Lymphoma is a cancer of the lymphatic system, which includes the lymph nodes, spleen, thymus, and bone marrow. There are two major types of lymphoma: Hodgkin’s lymphoma, also known as Hodgkin’s disease (HD) and non-Hodgkin’s lymphoma (NHL).
According to the Lymphoma Research Foundation, more than 100,000 people are diagnosed with lymphoma each year and there are nearly one million in the U.S. living with, or in remission from, lymphoma.
Treatment options for lymphoma include chemotherapy and radiation therapy. Effective treatment depends on an accurate assessment of the location and extent of disease at the time of diagnosis, as well as how the patient responds to treatment.
Molecular imaging has become an essential tool in the diagnosis, evaluation and treatment of patients with lymphoma.
The most commonly used molecular imaging technique for diagnosing and treating lymphoma is positron emission tomography (PET) scanning and PET in conjunction with computer-aided tomography (CT) scanning (PET-CT). Non-Hodgkin lymphoma patients who do not respond to chemotherapy treatment may undergo radioimmunotherapy (RIT).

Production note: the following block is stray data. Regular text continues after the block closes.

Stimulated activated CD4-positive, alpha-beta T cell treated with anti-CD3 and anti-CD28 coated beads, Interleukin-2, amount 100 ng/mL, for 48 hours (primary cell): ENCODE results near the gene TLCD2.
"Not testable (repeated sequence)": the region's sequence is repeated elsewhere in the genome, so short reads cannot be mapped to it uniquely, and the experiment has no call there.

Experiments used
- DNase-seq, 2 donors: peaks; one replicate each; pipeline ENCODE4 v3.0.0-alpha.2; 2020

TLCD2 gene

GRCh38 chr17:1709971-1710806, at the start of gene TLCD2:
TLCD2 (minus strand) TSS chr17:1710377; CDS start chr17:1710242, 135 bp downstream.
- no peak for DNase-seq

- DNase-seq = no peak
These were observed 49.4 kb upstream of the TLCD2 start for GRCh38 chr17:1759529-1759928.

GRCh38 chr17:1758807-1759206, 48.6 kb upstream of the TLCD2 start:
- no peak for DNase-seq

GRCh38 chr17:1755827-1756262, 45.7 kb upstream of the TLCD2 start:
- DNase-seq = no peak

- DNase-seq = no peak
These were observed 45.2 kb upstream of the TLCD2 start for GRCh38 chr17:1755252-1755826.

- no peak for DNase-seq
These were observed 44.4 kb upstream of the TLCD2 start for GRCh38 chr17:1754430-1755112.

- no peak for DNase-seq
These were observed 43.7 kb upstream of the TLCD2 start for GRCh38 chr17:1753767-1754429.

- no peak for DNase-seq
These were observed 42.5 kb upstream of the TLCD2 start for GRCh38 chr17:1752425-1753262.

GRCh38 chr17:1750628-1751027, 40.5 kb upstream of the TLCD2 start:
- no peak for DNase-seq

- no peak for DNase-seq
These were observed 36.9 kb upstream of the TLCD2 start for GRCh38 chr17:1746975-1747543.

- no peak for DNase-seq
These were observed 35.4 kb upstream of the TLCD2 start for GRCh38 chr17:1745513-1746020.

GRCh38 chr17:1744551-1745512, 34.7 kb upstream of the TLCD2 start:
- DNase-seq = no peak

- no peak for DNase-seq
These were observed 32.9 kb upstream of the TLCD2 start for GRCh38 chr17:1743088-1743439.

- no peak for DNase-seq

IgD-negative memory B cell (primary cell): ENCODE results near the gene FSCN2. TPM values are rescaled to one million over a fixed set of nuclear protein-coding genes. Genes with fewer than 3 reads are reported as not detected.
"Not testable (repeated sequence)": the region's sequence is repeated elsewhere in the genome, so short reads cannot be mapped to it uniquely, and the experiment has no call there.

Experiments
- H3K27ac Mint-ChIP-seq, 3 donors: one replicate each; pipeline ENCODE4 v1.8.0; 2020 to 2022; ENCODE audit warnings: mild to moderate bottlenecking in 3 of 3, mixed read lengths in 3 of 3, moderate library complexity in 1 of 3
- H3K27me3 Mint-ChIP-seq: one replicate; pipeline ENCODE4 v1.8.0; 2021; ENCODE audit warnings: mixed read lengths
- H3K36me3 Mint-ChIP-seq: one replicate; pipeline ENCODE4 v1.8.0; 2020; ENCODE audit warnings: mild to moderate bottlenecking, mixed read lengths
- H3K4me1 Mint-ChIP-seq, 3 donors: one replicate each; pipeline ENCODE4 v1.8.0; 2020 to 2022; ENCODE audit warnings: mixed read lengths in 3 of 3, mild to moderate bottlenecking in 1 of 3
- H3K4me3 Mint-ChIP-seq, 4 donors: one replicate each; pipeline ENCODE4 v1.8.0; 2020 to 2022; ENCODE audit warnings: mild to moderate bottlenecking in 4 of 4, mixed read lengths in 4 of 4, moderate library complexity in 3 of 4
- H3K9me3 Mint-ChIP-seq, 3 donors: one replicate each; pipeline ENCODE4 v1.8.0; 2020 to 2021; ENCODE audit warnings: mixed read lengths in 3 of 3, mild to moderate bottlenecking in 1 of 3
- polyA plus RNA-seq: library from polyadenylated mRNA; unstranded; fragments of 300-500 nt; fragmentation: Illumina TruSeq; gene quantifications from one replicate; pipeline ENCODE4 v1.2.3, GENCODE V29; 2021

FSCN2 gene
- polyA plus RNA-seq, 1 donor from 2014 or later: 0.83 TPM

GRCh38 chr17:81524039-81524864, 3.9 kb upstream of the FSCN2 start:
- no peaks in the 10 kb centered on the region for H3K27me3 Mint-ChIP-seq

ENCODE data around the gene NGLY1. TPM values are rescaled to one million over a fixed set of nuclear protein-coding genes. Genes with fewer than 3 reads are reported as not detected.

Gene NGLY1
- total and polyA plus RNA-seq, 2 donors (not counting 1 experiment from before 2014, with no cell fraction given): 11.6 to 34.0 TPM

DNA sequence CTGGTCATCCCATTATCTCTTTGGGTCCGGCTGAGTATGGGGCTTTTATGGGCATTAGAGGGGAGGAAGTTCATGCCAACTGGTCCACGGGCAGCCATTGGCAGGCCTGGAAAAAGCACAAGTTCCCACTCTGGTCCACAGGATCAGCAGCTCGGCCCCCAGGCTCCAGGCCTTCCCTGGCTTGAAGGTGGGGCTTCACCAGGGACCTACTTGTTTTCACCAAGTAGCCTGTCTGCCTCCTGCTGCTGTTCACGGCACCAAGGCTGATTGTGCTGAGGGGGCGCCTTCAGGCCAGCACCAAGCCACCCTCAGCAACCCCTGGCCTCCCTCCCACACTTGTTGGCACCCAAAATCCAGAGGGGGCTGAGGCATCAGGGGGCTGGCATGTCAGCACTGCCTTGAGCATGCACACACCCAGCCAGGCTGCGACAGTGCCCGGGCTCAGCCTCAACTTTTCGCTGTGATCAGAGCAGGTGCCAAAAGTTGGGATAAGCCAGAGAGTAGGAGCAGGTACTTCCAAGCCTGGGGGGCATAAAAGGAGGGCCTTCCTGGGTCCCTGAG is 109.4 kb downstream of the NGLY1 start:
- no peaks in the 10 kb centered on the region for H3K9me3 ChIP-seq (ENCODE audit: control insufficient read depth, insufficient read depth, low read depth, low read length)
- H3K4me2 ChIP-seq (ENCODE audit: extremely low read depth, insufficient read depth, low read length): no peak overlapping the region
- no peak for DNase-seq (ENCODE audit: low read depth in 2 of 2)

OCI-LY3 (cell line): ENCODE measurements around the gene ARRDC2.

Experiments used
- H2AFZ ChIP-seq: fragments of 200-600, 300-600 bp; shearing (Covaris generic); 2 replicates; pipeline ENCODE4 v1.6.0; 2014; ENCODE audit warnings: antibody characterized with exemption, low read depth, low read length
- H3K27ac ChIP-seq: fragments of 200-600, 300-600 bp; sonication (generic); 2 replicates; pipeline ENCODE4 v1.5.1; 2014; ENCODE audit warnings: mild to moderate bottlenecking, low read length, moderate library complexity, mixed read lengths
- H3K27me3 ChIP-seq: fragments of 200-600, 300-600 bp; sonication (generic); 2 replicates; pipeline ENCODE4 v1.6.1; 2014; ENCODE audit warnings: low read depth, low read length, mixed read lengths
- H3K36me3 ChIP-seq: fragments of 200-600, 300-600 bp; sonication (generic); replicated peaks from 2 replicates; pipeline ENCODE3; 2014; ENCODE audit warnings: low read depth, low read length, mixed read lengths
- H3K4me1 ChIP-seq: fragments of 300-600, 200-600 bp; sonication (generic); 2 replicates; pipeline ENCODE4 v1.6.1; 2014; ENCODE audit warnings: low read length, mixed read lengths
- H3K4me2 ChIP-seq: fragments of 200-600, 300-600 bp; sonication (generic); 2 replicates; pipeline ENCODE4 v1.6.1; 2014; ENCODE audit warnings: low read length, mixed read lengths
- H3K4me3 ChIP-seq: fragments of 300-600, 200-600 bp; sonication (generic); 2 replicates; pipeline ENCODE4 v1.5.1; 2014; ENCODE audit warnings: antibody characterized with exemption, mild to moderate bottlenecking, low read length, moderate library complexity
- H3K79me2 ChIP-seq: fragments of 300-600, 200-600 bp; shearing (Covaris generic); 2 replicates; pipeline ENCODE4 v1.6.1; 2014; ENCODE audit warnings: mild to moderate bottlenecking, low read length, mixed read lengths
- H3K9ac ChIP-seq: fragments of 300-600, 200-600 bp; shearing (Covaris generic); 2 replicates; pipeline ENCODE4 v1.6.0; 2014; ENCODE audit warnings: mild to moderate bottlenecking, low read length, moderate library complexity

PET involves the use of an imaging device (PET scanner) and a tiny amount of radiotracer that is injected into the patient’s bloodstream. A frequently used PET radiotracer is fluorodeoxyglucose (FDG), which the body treats like the simple sugar glucose. It usually takes between 30 and 60 minutes for the FDG distribution throughout the body to become fixed. A CT is also obtained on the same machine so the FDG and CT scans can be fused together and compared.
Physicians use PET-CT studies to:
For the diagnosis and treatment of lymphoma, PET-CT scans:
In a healthy immune system, the job of some white blood cells is to find invading organisms such as bacteria and viruses. The white blood cell makes a protein called an antibody that searches for a specific part on the invading cell called an antigen. The antibodies stick to the invading cell and cover the outside, which tells other white blood cells to kill it.
In immunotherapy, scientists make monoclonal antibodies in a laboratory that find and stick to the antigen on certain types of lymphoma. In RIT, the monoclonal antibody is paired with a radioactive material. When injected into the patient’s bloodstream, the antibody sticks to the lymphoma cancer cells, allowing a high dose of radiation to be delivered directly to the cancer and less radiation to normal tissues. Following RIT, a patient’s blood levels are checked weekly until levels return to normal.